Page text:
Credits- Template by Shabby Miss Jen’s Designs; Paper by Jessica Sprague Blue Solid paper from Cr8 Mini Kit; Elements: Stapler Pair and Heart Sticker both by KPertiet; Alpha by Jessica Sprague from Grand Intention Kit
Trains fascinate me because it evokes a feel of the olden days. It is the only means of public transportation to Vancouver from Jasper unless one drives to Edmonton and fly out from there. An opportunity I cannot pass up and so I booked us on the VIA Rail Canada and got ourselves to Vancouver via rail!
Not without some 7-hour delay. While VIA Rail owns 223 kilometers of tracks, most of the infrastructure used by the passenger service is owned and managed by the freight railways operators. In short, the train will be late and it is not their fault. So looking at the glass half full, we took the opportunity to see more of Jasper. How can one get tired of this quaint town anyway? So off we went to Maligne Canyon… and got back way before the train arrived. No complaints from us!
The 20-hour (thereabout) train ride offered beautiful sceneries. The high-level coaches and lounge cars have big windows for better viewing pleasure.
VIA Rail Canada
This marks the end of my series of lakes and other bodies of waters around Jasper. The many glorious lakes is clearly a major reason why Jasper has become a favorite.
Unsure which lake this was but scuba diving in glacial fed waters? Are. You. Kidding!? Kudos to them!!! 🙂
For more scenic scenes, click here.
Pronounced “mah-leen”, is riddled by an extensive karsts system – a geological formation of caves above and below ground level. In the case of Maligne Valley, no one knows where the water for Maligne Lake goes. Located at the south end of Maligne Road, this gorgeous wildlife-filled, glacier fed lake is one of the largest in the Rockies. Watch for elk, sheep, moose along the road, we were told and bears are usually spotted around the lake.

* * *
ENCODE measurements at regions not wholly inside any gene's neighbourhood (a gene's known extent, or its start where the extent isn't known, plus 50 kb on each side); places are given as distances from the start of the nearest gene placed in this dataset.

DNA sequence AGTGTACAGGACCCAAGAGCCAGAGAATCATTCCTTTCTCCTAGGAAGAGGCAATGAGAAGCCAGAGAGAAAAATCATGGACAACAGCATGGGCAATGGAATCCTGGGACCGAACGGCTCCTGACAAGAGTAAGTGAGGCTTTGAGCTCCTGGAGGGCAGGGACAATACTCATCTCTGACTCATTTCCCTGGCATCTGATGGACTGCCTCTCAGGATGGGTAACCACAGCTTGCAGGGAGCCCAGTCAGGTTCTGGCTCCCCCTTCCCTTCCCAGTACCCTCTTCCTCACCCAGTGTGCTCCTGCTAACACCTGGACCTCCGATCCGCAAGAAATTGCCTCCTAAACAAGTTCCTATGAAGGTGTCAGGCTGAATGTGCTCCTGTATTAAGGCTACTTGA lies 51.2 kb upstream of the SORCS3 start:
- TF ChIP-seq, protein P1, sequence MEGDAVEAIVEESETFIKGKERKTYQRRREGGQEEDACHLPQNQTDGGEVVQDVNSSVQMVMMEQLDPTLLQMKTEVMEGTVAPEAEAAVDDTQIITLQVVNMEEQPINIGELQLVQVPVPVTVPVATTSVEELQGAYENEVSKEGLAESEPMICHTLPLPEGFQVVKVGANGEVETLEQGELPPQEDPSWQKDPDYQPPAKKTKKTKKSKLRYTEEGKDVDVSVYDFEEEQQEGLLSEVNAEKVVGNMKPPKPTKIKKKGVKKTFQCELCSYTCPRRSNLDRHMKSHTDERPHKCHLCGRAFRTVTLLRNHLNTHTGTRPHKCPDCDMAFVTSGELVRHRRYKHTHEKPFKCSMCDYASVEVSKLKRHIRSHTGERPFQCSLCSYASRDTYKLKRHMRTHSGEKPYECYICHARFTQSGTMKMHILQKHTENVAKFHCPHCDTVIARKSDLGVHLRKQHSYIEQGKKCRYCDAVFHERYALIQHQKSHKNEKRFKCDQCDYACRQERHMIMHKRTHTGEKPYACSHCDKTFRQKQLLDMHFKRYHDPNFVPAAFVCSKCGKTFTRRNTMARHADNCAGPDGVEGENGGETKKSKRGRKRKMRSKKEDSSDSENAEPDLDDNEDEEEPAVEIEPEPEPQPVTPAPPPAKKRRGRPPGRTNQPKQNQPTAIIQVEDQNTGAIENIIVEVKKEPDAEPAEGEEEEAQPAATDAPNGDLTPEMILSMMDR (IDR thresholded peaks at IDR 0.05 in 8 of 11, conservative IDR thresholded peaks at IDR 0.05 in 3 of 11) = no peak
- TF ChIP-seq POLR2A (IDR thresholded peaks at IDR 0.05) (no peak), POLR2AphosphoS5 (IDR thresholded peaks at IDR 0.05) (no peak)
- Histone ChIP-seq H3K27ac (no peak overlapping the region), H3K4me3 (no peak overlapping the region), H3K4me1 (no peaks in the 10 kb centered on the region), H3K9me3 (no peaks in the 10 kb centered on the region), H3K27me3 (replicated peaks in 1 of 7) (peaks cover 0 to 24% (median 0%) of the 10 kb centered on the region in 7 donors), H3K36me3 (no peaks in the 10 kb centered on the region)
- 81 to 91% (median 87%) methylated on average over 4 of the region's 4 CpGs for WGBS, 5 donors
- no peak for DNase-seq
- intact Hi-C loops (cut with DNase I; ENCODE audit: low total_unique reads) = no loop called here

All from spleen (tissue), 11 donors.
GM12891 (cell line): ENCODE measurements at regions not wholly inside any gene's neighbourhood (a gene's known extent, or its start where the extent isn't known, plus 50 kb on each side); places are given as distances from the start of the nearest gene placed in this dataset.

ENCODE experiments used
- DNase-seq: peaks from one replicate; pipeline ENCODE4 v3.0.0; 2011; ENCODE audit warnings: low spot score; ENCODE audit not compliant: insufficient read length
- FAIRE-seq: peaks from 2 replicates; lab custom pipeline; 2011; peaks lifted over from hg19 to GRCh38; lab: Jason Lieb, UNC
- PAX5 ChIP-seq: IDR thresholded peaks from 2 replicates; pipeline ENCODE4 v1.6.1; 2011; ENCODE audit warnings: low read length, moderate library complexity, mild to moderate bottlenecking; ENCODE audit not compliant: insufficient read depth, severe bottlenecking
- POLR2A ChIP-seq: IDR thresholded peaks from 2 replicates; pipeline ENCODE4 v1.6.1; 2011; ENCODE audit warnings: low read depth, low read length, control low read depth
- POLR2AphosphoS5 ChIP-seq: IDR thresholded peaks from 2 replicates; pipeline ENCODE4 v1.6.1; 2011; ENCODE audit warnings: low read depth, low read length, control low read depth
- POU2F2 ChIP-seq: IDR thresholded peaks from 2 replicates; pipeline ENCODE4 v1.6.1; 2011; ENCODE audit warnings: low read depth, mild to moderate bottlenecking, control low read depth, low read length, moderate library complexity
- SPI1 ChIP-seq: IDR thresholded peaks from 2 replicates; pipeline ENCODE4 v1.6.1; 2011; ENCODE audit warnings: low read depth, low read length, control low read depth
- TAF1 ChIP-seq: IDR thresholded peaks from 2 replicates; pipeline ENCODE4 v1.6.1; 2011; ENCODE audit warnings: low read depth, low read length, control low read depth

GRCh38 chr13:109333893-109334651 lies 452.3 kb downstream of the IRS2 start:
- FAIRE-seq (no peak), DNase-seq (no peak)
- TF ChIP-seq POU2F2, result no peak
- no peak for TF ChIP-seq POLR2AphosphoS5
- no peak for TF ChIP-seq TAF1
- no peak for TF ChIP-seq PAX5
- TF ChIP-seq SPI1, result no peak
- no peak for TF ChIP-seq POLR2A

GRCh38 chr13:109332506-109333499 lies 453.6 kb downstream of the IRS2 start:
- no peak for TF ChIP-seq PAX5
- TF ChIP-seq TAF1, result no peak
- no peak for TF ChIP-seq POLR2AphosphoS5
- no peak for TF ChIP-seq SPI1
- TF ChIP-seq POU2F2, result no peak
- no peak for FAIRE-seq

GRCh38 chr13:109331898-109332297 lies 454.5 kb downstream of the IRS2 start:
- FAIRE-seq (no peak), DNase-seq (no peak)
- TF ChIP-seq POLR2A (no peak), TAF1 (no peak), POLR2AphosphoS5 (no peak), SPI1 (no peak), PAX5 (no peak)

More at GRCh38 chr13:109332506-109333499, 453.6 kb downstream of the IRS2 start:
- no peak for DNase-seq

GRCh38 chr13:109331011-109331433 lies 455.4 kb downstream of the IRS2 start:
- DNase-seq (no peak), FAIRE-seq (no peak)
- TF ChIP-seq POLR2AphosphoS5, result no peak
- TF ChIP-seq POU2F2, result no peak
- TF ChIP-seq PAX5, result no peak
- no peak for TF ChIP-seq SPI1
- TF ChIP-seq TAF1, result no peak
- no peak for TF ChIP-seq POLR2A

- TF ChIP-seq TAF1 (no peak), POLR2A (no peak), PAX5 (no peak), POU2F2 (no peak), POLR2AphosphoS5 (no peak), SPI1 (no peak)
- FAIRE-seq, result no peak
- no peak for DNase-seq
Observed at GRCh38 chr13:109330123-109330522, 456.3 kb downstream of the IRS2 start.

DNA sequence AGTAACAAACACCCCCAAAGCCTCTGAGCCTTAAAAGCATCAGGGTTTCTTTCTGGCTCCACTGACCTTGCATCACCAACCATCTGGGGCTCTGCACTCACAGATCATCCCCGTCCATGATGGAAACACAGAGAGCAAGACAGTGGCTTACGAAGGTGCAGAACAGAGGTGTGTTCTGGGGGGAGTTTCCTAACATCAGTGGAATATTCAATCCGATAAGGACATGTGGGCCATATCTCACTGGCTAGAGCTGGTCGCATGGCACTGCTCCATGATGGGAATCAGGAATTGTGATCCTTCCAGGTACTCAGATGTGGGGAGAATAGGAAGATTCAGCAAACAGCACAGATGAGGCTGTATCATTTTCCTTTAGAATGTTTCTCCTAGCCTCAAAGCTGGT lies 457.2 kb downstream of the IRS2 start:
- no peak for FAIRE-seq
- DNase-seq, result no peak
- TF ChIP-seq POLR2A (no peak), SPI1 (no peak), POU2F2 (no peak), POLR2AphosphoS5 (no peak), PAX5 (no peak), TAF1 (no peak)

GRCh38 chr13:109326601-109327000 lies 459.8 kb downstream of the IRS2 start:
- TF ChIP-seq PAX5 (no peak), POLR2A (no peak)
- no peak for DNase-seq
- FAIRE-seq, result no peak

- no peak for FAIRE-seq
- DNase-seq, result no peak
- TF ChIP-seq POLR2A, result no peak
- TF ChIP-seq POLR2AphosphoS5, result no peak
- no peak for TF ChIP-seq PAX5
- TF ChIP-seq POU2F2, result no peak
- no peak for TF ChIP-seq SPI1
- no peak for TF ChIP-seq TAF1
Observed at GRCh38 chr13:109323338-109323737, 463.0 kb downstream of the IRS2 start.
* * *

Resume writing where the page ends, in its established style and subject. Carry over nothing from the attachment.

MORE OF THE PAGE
Completing the Maligne Valley highlight is Maligne Canyon where the river has eaten away at the limestone of the valley eroding the softer rocks. The result is a smooth, steep walled canyon bringing forth one of the most spectacular gorge in the Canadian Rockies. Waterfalls, fossils, potholes are just some of the wonders of the canyon.
There are lots of glorious lakes within Jasper National Park but there is one lake that lured us no end. Medicine Lake, just approximately 20km southeast of the townsite. A geological rarity. Why? you ask. We all assume that Medicine Lake is a normal mountain lake but it isn’t. It is perhaps best described as a sinking lake that has holes in the bottom like a bathtub without a plug. During intensified runoff of summer, too much water flows into the lake filling the drain. Before long, the lakebed begins to fill and by late spring, early summer (which was about the time we were there), Medicine Lake is in its full glory.
Medicine Lake is located along the road to Maligne Lake, a lake almost synonymous with Jasper. On our way to Malign Lake one evening, the still water perfectly reflecting the mountains and the sky caught our attention. And so we stopped and admired its glory.
A great road route to spot wildlife, we were told, was also probably the main reason why we ply that route more often than once during our stay in Jasper. It is Caribou land and we got word from a tourist we met earlier that there were caribous and bears (ok maybe he was exaggerating and there was only one) lurking around. More than enough reason to go back again and again even if we were out of luck as far as caribous and bears were concerned. It is, after all, a glorious lake, er, body of water(?) during the summer months.
Credits: Paper – Jessica Sprague Green Diamond paper (Grand Intentions Kit)
After the breathtaking Sunwapta Falls, we took another turn and found ourselves in yet another dramatic and powerful waterfall.